How to Survive the Endless Extras

Sometimes I wake up on a Monday morning and I am already exhausted. My two girls are in two different schools across town from each other about an hour drive apart. I have physical therapy three times a week following a recent surgery, and both kids have “extras.” My oldest takes art and theater, for which she has practice three times weekly, and the youngest takes karate two to three times a week. This is on top of work, being a wife, mother, friend, daughter…the list goes on. With school starting back up, all the “extras” eat away at my barely-balancing schedule (and sanity).  We are constantly on the run. How do you survive the Endless Extras?!?

1. TAKE A BREATH

Take a deep breath! Relax a minute…breathe!!! I am the QUEEN of overreacting, but as my children have grown older I am finding that I can’t have an emotional meltdown on a random Friday because my preteen is already having her own meltdown, so I must calm down and just breathe. Once you step back a minute, you can prioritize all the things you have going on.

2. TAKE A BREAK

Take a break! When you are in the middle of watching the kids at basketball practice or waiting to be called back to the doctor, take a break. Bring something with you that calms your mind: a book, a crossword puzzle, something that is disconnected from social media and work. Use these snippets of time to rejuvenate yourself. It is a natural calm, even if it is just for five minutes.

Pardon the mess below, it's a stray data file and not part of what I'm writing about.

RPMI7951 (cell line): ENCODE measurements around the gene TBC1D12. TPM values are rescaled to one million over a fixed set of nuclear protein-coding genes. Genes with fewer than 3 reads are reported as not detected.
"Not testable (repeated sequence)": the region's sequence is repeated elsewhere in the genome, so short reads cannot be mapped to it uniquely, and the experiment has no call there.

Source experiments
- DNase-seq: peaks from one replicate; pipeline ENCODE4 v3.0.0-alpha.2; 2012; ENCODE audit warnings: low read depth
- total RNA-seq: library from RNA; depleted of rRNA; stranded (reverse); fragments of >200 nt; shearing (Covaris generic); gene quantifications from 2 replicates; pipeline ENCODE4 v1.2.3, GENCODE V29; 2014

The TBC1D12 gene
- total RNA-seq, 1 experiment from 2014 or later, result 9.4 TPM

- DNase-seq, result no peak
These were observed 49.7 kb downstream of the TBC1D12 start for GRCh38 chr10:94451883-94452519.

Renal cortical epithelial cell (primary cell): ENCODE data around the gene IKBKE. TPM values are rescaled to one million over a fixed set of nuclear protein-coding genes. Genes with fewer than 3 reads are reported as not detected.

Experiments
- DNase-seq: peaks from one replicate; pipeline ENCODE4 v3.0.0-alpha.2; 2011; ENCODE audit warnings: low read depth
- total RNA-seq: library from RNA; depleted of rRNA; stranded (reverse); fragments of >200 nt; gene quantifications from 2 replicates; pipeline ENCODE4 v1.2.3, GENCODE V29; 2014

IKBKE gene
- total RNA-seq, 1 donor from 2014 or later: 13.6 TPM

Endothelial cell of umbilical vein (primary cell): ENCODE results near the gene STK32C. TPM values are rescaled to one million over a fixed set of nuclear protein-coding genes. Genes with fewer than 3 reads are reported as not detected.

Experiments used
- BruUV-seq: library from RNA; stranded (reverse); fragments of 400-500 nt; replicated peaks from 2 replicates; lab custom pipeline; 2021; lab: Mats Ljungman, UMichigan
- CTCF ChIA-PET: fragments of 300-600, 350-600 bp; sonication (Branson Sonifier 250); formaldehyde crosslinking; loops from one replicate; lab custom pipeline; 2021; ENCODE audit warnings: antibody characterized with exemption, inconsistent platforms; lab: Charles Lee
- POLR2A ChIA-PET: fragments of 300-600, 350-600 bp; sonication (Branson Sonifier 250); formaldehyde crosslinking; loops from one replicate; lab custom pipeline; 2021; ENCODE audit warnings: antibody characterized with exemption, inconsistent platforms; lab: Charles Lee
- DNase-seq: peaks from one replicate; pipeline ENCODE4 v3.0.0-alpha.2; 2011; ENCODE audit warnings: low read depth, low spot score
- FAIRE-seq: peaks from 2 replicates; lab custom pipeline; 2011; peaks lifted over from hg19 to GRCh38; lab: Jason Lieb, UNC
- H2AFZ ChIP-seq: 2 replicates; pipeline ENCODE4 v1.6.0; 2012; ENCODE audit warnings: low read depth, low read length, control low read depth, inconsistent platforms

3. TAKE TURNS

Take turns with your significant other or support network. I know it is so easy to try to be Super Mom, but take advantage of the offers of help and do something for you. It doesn’t have to be a Spa Day Tuesday, but maybe you take that extra hour to make a dinner you and your family love but never have the time to make. Maybe you take a bubble bath when no one else is home. Taking turns, even if it does not break down to 50/50, will make you appreciate your significant other and/or support group more and will keep you from burning out. It will also help your significant other and/or support group understand what a day in the life of YOU looks like, so when you do have that occasional meltdown, they know what you are going through!